It was high time the Legion hit back at the Germans. The 13th Demi-Brigade Légion Étrangère had been created in early 1940 from volunteers, and was to assist the Finns in their struggle against the Soviet invasion of their country. In the event the fighting ended before the unit was ready, so their first action had been at Narvik in Norway. Back in France they had battled the German invasion and, when the ceasefire came, half the unit had chosen to ship to Britain and continue the struggle as Free French. From there they fought in Africa and Syria, and by February 1942 they were part of a French force centred on a position named Bir Hacheim, on the extreme left of the British Eighth Army front in North Africa. Rommel attacked in May, and succeeded in pushing the British back, but the French at Bir Hacheim held out against ever stronger attacks by Italians and Germans, and did so with amazing courage despite being isolated and receiving few supplies. After 13 days of heroic resistance they were evacuated, having given the Eighth Army time to recover from its defeat (it would later stop Rommel's advance). Friend and foe alike marvelled at this action, which is one of the most famous episodes in the Legion's history. They had hit back at the Germans at last, and everyone had taken notice.
The first impression that leaps out from this set when opened is the rather unexpected electric blue colour (although it may be made in other colours too), but you quickly notice the very gangly appearance of these men, and indeed a closer inspection soon reveals a generally unpleasing look to everything here. So many sets exaggerate the thickness of human limbs, so it is easy to forget what a well-proportioned figure would look like, but to our eye these figures go too far the other way, having a downright mal-nourished look which is only accentuated by the fact that they wear shorts and therefore reveal their extremely thin legs. The clothing and equipment also disappoint, for neither are particularly well done, while the faces appear to partially melt in places. There is a small amount of bleeding of plastic between the moulds, causing small areas of flash, although this is not much of a problem to remove.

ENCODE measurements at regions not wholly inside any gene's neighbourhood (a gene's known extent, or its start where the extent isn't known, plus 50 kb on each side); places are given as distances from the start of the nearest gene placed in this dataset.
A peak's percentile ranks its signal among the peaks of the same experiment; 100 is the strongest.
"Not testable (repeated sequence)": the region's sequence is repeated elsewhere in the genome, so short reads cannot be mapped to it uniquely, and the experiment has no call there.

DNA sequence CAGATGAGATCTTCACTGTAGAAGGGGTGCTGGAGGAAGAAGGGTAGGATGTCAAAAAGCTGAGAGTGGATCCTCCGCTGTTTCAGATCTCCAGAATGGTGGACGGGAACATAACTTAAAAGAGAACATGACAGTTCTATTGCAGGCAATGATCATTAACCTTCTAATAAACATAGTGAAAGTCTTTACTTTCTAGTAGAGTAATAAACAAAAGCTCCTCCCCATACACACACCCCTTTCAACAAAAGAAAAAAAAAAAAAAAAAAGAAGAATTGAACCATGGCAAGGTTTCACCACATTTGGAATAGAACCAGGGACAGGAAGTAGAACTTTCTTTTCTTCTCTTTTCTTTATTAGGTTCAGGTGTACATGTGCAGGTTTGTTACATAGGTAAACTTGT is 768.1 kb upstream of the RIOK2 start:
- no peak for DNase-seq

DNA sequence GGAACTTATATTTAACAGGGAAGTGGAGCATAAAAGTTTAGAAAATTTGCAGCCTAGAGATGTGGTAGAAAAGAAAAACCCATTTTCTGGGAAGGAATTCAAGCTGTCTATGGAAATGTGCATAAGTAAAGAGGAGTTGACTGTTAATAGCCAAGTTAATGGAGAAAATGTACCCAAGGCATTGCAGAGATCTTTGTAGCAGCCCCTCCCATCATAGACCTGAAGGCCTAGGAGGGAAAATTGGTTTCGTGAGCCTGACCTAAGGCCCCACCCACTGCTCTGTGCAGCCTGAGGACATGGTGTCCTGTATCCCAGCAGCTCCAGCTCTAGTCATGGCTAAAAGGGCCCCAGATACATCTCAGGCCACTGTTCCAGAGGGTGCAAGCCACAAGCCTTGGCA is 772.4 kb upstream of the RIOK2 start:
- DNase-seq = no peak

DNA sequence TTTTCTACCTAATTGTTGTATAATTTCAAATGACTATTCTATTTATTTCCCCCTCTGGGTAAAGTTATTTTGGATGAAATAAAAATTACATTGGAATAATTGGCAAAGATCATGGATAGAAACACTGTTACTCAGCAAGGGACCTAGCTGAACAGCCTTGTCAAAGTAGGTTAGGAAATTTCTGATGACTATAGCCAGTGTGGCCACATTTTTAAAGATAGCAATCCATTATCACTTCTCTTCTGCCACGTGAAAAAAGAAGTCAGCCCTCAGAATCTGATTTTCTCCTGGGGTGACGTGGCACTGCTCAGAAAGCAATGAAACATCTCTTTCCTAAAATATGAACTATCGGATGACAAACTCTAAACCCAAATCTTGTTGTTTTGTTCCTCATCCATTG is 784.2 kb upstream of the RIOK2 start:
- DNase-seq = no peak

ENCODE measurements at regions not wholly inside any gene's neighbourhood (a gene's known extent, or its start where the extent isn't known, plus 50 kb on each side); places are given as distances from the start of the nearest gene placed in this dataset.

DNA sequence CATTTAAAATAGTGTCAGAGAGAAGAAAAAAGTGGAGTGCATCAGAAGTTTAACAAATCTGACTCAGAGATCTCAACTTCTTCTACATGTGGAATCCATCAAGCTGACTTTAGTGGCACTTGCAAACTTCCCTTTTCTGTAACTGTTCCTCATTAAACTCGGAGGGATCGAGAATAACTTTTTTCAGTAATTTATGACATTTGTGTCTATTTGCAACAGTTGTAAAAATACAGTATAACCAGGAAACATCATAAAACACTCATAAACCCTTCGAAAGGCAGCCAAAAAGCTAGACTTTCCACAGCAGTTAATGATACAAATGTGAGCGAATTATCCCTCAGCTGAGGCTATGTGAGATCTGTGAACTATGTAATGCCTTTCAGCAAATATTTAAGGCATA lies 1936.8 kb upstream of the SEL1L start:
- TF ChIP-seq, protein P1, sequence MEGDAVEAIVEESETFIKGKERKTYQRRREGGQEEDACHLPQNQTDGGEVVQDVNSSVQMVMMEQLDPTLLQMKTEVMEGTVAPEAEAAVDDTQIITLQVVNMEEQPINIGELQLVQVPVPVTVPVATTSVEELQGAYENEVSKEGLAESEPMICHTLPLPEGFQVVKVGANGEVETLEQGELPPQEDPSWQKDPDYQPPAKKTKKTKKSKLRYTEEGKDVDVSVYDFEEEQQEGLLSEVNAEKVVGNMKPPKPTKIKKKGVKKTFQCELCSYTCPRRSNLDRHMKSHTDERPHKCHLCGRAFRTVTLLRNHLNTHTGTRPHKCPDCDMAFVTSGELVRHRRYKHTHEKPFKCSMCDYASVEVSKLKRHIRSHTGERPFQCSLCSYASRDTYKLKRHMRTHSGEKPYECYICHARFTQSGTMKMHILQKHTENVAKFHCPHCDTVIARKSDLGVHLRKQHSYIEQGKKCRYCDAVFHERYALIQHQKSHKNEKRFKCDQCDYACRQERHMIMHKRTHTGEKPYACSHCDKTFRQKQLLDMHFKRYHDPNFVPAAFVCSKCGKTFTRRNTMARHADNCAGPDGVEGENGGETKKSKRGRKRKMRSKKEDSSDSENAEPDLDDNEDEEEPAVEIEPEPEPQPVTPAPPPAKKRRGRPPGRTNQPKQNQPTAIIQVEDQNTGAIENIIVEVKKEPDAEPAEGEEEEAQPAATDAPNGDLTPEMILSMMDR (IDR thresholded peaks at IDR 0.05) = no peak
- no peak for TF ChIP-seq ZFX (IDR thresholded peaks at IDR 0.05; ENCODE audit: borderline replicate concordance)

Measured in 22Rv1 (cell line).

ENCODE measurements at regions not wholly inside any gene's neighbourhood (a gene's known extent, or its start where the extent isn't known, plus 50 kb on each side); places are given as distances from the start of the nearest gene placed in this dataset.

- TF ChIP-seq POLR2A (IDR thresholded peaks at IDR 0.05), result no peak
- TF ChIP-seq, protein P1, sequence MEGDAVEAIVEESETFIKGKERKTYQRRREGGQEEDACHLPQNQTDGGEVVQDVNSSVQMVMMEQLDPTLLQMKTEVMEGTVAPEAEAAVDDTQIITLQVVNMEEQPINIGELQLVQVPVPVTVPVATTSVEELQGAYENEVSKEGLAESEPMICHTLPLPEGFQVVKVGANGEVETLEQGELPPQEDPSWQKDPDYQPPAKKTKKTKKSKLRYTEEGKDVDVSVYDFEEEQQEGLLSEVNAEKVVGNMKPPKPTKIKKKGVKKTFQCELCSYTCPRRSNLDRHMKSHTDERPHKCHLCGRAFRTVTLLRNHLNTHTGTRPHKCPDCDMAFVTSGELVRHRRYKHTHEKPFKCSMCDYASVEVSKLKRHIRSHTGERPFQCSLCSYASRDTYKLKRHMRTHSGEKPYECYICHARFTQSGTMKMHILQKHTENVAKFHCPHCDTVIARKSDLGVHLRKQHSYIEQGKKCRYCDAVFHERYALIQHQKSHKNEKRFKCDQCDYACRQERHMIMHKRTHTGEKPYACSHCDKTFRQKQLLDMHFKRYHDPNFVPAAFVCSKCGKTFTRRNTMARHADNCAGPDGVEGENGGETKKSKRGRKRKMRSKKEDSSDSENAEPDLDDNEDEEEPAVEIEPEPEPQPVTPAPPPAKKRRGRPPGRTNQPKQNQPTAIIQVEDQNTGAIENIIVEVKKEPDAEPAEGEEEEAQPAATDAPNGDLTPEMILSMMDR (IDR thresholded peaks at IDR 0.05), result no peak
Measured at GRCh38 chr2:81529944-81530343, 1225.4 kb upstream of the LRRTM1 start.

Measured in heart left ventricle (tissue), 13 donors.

As with all the Free French forces, the two battalions of the Foreign Legion present at Bir Hachheim were desperate to retain their Gallic character as much as possible despite being effectively part of the British Army, but with France occupied normal supplies were unavailable, so all these men wore British uniform. Their kit and weapons were mostly French however, and following their earlier campaign in Syria the Legionnaires had happily acquired a supply of the famous képi blanc, which all these figures wear. However this is an error as the men were sensible enough to wear the steel helmets with which they had been provided, which were of course the British version. Apparently only during the night-time evacuation was the kepi worn (which they tried to perform without the enemy being aware), so all these clearly combative poses should have the normal British Mk II helmet. Otherwise their uniform and kit looks accurate, at least as far as can be seen. The surrendering figure seems to be a German, although he wears a hat like none we have seen for this war, and therefore presumably some soft civilian affair from his own wardrobe, which is not a choice that pleases us.